This month’s ball of the century was bowled during the First Test between Australia and New Zealand, when Neil Wagner bowled a short ball that hit Matthew Wade on the body.
Usually I choose a specific delivery to award as the ball of the century for any given month, but there seems to be little point in doing so here. Virtually every ball Wagner bowled to Wade in the twilight of the day/night Test in Adelaide struck the former Australian wicketkeeper on the body.
This may not seem all that unusual. After all, the prospect of small, hard projectiles being propelled in your direction from 22 yards away at a velocity approaching a hundred miles per hour is all part of the job description for modern cricketers. Although, admittedly, a part of the job description that’s usually obfuscated by frustrating corporate jargon. ‘You will be a self-starter and team player with a can-do attitude, looking for run-making opportunities as you navigate the challenges of a results-orientated, fast-paced environment.’
If that was Wade’s job description when he applied for the coveted role of ‘Aussie Mongrel Provider (Good Old-Fashioned)’, then his performance review might have had a few question marks on it.
Not on the Key Result Area of ‘Swearing at the opposition’, of course. Tim Paine would have put a check mark in the ‘Exceeded Expectations’ box for that one. And Wade’s ‘Make useful, bloody-minded runs’ KRA would also probably have received an ‘Acceptable’ at the very least.
But the core competency of ‘Avoid being hit by a cricket ball’? Surely Paine would have had to summon Wade into his office, close the door quietly behind him, before asking him to please, take a seat, we need to have a chat.
And if that’s how it went down, I hope Wade then explained that he’s (expletive deleted) turning the entire (expletive deleted) sport on its (expletive doubly deleted because it’s so rude) head and it’s about time everybody else got behind him, for (expletive deleted)’s sake.
Wagner is currently the number three ranked bowler in the world, and yet in the Adelaide Test, Wade found a brilliantly cunning way to negate the formidable short-pitched bowling on which the New Zealand quick has built his success.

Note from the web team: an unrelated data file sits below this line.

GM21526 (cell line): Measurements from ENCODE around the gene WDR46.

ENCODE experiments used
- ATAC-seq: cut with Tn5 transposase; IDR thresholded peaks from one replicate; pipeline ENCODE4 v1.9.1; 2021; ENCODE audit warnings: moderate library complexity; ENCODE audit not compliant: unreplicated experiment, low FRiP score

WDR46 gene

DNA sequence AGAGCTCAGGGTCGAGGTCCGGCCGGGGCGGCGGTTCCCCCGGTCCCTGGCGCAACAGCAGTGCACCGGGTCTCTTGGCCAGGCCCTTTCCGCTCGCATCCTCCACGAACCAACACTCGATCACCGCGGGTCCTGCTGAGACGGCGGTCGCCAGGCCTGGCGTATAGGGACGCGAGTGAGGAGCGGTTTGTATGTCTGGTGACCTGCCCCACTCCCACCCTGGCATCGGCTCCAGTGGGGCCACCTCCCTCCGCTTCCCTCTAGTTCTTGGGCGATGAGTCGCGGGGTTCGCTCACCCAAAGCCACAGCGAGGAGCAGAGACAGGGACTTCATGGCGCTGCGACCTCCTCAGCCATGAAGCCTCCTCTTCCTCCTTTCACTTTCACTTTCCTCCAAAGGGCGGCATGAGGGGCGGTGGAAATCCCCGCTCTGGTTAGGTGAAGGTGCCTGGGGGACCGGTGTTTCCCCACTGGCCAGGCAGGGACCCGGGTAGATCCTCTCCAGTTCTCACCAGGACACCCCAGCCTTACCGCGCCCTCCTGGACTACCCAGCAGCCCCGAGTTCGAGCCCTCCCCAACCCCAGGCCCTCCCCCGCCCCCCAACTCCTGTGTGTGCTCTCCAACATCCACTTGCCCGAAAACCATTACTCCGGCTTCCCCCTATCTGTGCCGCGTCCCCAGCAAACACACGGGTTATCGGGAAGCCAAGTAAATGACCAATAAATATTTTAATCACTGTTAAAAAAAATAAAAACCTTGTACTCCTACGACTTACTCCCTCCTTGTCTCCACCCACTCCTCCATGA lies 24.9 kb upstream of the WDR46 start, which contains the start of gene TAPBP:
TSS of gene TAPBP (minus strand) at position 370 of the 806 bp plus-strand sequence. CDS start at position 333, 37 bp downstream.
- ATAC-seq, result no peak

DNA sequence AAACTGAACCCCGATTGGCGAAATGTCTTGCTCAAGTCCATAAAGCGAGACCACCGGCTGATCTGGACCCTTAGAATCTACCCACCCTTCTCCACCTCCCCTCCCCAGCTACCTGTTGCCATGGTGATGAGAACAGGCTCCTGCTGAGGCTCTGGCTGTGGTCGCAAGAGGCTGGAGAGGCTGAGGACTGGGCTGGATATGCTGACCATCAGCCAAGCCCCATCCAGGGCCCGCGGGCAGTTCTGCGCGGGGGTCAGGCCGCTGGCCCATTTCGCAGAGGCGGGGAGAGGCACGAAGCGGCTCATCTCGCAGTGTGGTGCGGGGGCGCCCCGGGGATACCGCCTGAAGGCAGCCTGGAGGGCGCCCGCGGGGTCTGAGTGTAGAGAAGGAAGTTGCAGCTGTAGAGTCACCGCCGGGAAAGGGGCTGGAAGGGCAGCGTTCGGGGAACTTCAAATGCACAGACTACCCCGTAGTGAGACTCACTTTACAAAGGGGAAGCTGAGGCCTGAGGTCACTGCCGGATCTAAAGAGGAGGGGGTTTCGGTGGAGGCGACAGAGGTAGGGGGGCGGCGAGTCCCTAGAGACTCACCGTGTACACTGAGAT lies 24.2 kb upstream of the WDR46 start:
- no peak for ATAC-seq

In fairness, one could point out that Wagner’s effectiveness in the Test was diminished by the fact that Lockie Ferguson had been forced out of the game early with a carelessly non-concussion-based injury. The Ferguson mishap left New Zealand a bowler short, a team limitation that Wagner seemed to take as a curiously personal challenge.
But if Wagner was hindered by the increased bowling workload caused by the injury of a teammate it should also be pointed out that so, too, was Wade. Because when Josh Hazlewood also opted out of the Test series, it was Wade who stepped up for Australia with the ball.
In numerical terms, Wade may not have bowled as many extra overs as Wagner did. But compared to expectations at the start of the Test, Wade shouldered an infinitely greater proportional burden. So it evens out.
The 10 v 10 match that the Test swiftly became should therefore not have unfairly impacted either participant in the Wade v Wagner match-up that we’re examining here. (Although it should certainly have got the ECB brains trust talking. Teams made up of only ten players fits so seamlessly within the branding of The Hundred that it seems shocking it hasn’t already been adopted. After all, a ’10 x 10 = The Hundred’ marketing campaign is there for the taking. It’s enticing and mathematically accurate.)
Nevertheless, regardless of the future decimalisation of cricket that is the long-term goal of any true cricket fan, the topic at hand here remains Wade’s technique for dealing with Wagner’s short-pitched bowling.
It’s an almost trivial solution, as all such breakthroughs inevitably are in retrospect.
Simply don’t play shots to the short stuff. Let it hit you on the body instead. In fact, go one step further. Lean into the short ball and allow it to strike you on the chest. Stare unblinkingly back at the bowler as you do so, so that he becomes convinced you are a criminally insane individual, capable of almost any atrocity.
It’s not a ploy for everybody, of course. But in the hands of a master like Wade, it can clearly be deliriously successful.
Especially when Wade’s heroic refusal to wield his bat at anything Wagner bowled was sufficient to briefly hypnotise the umpires into giving him leg byes whenever the ball deflected off his body and wide of a fielder.
One can only assume that the umpires initially reasoned that nobody would allow a cricket ball to be bowled at them without an attempt to hit it or avoid it. And, since Wade self-evidently didn’t attempt to hit it, he therefore must have attempted to avoid it.
This perfectly sound application of logic allowed Wade to accumulate several leg byes before the umpires double-checked the axioms underlying their deductions and began dead-balling him.
But runs, even in the form of leg byes, were never Wade’s goal. His goal was to instead be struck on the body so often that Wagner lost all confidence in his most potent weapon. Like some kind of masochistic succubus, every bruise that Wade sustained
improbably empowered him while simultaneously deflating the bowler. It’s magnificent, in its own, incredibly dumb way.
Can anybody stop Wade’s unparalleled ability to be hit by a cricket ball? Perhaps. But only if a ruthless enough captain chooses to counter Wade’s masochism by instructing his bowlers to attack the stick he has in his hand instead. Is it possible for the leader of an international cricket team to be so pitiless? Do such remorseless and accurate bowlers exist? I predict that we will soon find out, if Wade – the Bradman of body blows – continues to prove so unstoppable.
All the various December, 2019 Balls of the Century are just the beginning, people. Brace yourselves for the horrors of Batline.
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